“I can tell you’re a boatbuilder because of all the varnish”  the chap told me as he helped me lift the sign into place.

It got me thinking about all the different possible signs that could have been made had other people been asked to make them, and perhaps ,other possibilities made by myself had I made any number of alternate decisions along the way.  Whatever changes I would have made another time though, I think the result would still be; made by a boatbuilder.  I was surprised when I though about it, I have an aversion to making anything obviously “boaty” that isn’t actually part of a boat.  I think the give away though is the particular mix of materials choice, joinery style, and finishing technique; boatbuilder is written all over it.

IMG_0138The old sign was pretty tired and not a job that would suit me to replace as it was, I could however offer what was in my opinion a better way to replace the woodwork and lettering.  Though a more expensive way, the result is something that can and should last indefinitely, and also have a more intangible quality, one that comes from the love of making and the intimate act of imparting oneself into ones work.  When coupled with time served experience, this is when I believe something special is made.


The Timber used was a mix of recycled mahogany from a dismantled balcony and a full width board of African mahogany a friend of mine had stored in my workshop and kindly allowed me to use some.  Clean largely quarter cut boards of this width are rare in one piece so we were privileged to have this to use.


The font used for the letter cutting was Trajan, this is a respectful ,relatively fine font with plenty of air around the letters and is used in capitals only.  The origins for the font are old Roman and can be found at the base of the Trajan column in Rome.


After the main sign was cut I started on the “across the road sign”.  The letters were chopped in and the line for the arrow cut, I had drawn on the arrow ends and was just about to whack my chisel in when I noticed I had drawn the arrow in the direction of the writing as per the main sign, but as this was the “across the road sign” the arrow needed to be reversed.  I corrected just in time but was very close to pointing people towards the local pub rather than the church….

The cross changed the way I thought about the whole job.  So far I was working with my workshop, my customer and the corner of the road where this was all going to be.  The commission was undertaken and completed by quote.  I had allowed a enough time to carve a simple crucifix at the top of the main sign, when the time came however it seemed sensible to have a quick peek inside the church as there may be a cross design that is somehow connected to this particular place…….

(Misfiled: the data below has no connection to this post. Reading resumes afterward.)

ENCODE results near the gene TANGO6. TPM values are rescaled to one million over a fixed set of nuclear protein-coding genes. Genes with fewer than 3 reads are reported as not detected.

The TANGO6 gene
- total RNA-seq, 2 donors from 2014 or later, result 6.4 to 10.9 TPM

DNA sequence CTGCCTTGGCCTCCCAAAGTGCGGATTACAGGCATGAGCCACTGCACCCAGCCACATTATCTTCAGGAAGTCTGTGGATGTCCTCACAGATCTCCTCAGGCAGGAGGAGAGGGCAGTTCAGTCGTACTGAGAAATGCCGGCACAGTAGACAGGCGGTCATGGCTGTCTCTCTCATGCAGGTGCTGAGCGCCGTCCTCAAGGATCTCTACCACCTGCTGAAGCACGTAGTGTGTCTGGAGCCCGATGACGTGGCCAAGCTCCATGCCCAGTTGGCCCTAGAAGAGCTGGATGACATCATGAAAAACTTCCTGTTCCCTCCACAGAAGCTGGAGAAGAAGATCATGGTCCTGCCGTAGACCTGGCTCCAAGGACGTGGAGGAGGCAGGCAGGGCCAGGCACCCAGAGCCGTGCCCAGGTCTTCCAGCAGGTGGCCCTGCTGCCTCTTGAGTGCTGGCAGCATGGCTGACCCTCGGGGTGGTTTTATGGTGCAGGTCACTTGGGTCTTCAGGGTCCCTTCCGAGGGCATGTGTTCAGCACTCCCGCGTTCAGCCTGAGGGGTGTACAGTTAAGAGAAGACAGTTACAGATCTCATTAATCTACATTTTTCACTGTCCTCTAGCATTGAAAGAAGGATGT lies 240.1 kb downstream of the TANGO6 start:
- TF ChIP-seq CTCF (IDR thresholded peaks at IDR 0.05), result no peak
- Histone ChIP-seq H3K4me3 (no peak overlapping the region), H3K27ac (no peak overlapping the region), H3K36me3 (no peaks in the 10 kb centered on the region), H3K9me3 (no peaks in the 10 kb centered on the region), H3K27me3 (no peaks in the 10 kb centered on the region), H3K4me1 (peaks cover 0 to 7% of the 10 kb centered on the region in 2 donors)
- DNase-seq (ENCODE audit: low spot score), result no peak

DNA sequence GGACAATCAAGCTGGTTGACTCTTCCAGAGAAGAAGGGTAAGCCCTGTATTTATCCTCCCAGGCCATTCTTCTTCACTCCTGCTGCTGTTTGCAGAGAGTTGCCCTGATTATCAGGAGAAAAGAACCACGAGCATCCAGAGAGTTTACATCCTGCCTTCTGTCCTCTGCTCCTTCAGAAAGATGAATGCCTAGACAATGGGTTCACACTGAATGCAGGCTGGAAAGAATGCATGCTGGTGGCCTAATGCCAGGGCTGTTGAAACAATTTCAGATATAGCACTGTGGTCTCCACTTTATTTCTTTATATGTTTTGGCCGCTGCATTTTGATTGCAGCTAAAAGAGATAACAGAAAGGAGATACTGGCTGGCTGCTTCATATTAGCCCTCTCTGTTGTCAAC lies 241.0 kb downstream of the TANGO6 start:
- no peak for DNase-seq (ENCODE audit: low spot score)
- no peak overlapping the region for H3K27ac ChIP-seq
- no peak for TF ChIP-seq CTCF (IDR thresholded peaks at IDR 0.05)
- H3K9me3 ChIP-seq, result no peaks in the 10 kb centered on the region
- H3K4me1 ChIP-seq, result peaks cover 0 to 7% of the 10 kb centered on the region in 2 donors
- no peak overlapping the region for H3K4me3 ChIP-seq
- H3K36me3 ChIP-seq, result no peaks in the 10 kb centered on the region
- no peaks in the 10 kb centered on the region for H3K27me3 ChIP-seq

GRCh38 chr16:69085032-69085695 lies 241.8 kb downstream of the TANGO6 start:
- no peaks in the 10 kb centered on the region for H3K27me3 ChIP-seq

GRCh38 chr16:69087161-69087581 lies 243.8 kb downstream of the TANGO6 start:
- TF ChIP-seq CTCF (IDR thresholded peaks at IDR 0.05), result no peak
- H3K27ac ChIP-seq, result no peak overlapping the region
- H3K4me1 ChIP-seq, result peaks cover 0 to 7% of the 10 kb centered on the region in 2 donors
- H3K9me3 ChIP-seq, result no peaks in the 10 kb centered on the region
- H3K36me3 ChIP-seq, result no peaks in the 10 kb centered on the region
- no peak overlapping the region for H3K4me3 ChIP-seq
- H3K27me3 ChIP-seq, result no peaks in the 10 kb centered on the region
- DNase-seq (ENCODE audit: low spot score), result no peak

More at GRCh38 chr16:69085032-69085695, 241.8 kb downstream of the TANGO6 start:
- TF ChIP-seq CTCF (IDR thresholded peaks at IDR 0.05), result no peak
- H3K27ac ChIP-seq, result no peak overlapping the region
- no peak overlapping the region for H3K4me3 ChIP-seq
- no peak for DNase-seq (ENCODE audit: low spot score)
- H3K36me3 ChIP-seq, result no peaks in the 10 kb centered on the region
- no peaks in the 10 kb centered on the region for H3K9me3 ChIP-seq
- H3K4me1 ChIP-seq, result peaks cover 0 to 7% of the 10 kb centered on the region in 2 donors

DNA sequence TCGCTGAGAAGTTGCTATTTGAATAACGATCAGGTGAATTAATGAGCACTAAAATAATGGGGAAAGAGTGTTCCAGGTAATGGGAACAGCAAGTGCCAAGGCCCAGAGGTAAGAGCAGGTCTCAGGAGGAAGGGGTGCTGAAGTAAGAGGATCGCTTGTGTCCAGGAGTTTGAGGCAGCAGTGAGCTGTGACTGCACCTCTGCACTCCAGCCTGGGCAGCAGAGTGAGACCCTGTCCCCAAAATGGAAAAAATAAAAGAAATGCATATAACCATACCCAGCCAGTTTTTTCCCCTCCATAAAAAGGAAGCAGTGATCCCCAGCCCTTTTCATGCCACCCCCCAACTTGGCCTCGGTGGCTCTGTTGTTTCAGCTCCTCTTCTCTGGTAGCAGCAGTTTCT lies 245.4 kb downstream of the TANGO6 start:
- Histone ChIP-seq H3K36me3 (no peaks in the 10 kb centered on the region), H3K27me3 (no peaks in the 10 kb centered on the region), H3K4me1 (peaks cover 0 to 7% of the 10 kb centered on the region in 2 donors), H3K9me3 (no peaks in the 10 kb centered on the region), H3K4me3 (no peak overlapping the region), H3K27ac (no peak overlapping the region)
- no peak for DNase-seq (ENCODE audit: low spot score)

I can honestly say I was speechless when I saw it.  The screen.  It’s a sort of series wooden windows which separate the congregation from the alter area.  It’s made of Oak made in the 1400’s and carved with incredible skill.  Buttresses overhang the main section and become increasingly elaborately carved….IMG_0123

I couldn’t simply cut a simple crucifix for my sign now.  I went into the church to find a connection for the crucifix and although I used the triple budded cross which was found on the chalice, the real connection for me was to at least try and give a nod to the carving of the screen and the craftsmen that made it.


I like to look at Gold not as a symbol of wealth or opulence, but as a material in and of itself.  When appreciated from this perspective it is a wonderful material that will keep it’s shine no matter the environment.  This has symbolic references when used in the manner of a crucifix of course, but from my makers perspective it is the right material for working with the light and shade of carved lettering, it will catch light on one surface whilst contrasting it richly on the other and won’t tarnish outside in the manner that other materials will.  The gold I use is so thin you have to hold your breath whilst working with it and can only be picked up by using static electricity on a brush tip. Gold will even throw a light reflection onto cardboard as in the pic below.

It was an honour to be entrusted to make these three pieces for St Nicholas & St Cyriac, and a great honour that they point you in the direction of something truly special, if you happen to see the signs in South Poole, do follow them and go and see that screen……



Categories: Misfits...

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